The conclusion is that the Raspberry Pi 4B Gigabit Ethernet interface may have compatibility issues with some older devices, which can be solved by inserting a desktop switch with good interoperability between the two.
NSAPi Kit Assembly
At the second stage, we assembled the NSAPi storage kit, intending to finish all hardware installation and complete the standalone NAS body.
Prepare Internal SSD
The NSAPi supports either an internal SSD or HDD. The project picked a Samsung 870 EVO 500GB internal SSD, here we ought to first make sure the SSD works properly on its own, otherwise, we would have to disassemble the NASPi to replace it. The SSD can be hooked up to Windows for file systems and basic read/write operation checks. In the case of a newly purchased SSD, the following steps can be done on Windows to quickly format it:
- Click on Start or the Windows button, select Control Panel > System and Security
- Select Administrative Tools > Computer Management > Disk management
- Choose the disk to be formatted, right-click then select Format
- Check the following in the Dialog box pop up
- File System → NTFS
- Allocation Unit Size → Default
- Volume Label → (enter volume name)
- Perform a quick format
- Click the OK button to start a fast format for the SSD
⚠️Note: Here the chosen file system is NTFS. OMV supports NTFS mounting and reads/writes.
PWM Fan Control
Before the actual hardware assembly, a special software provided by Geekworm - PWM fan control script - must be installed. PWM fan speed adjustment to temperature change is a major feature that lets NASPi stand out from other hardware solutions. So this step is critical.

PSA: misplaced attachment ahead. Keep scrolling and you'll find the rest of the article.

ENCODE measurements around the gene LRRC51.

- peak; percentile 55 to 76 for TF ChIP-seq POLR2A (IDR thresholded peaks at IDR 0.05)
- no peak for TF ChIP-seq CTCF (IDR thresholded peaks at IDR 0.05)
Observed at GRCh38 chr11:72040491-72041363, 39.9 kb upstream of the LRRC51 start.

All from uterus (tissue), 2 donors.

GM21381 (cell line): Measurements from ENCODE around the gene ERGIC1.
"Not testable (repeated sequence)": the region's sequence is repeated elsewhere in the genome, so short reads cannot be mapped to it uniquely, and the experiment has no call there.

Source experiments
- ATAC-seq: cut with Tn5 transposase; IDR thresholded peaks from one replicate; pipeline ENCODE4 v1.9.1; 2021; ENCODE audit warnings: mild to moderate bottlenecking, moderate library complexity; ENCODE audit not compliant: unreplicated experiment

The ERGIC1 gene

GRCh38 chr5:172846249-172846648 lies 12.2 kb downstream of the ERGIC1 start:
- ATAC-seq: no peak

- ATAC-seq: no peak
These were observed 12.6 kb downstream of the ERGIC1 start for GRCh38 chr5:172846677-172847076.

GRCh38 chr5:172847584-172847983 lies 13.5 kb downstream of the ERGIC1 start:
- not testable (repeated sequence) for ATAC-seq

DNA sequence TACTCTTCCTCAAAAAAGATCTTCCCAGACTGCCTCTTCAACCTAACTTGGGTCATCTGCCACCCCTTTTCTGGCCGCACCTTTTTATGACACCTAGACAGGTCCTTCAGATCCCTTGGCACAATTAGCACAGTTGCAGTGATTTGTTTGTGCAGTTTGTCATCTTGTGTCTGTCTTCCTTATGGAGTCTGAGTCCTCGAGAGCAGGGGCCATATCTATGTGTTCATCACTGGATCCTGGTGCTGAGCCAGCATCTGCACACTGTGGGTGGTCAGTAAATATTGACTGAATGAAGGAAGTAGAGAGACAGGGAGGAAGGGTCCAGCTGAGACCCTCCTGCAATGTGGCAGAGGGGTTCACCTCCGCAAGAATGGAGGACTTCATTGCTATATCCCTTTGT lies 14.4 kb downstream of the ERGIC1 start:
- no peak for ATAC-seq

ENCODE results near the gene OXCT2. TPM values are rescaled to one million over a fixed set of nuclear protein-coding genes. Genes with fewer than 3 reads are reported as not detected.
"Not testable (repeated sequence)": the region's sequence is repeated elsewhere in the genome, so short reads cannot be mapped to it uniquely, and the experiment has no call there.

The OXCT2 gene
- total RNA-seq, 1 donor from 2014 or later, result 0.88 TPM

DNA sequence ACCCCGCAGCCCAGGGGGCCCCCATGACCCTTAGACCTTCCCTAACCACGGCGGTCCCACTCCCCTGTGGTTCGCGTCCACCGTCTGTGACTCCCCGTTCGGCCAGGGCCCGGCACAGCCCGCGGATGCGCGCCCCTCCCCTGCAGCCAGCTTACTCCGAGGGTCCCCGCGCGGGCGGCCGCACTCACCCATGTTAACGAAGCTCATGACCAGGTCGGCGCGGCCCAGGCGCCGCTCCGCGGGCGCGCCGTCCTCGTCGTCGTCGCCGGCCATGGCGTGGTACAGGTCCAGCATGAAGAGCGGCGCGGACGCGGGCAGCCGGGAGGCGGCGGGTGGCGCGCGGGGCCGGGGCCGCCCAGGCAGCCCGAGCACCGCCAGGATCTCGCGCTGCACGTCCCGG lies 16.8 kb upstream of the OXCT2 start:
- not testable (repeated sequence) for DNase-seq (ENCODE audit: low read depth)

Referring to Geekworm's X-C1 software wiki page, the installation command sequence on SSH session connected to the Raspberry Pi 4B system is as follows
sudo apt-get install -y git pigpio
If you can't do
git clone directly on Raspberry Pi 4B, you can first download the X-C1 software on the SSH client, then transfer it to Raspberry Pi 4B using scp. After that, continue to execute the subsequent commands
❯ scp -r x-c1 firstname.lastname@example.org:/home/pi/
How does X-C1 software control PWM fan?
The core of X-C1 software is a Python script named fan.py, which is presented below
Its logic is quite simple. With the pigpio module imported, it first initializes a PWM control object and then starts a while loop with a 1-second sleep cycle inside. The CPU temperature is read at each cycle, and the duty cycle of PWM is set according to the temperature level to control the fan speed. The duty cycle is 0 when it is lower than 30℃, and the fan stops; when it is higher than 75℃, the duty cycle is 100, and the fan spins at full speed. Users can modify the temperature threshold and duty cycle parameters in the program to customize the PWM fan control.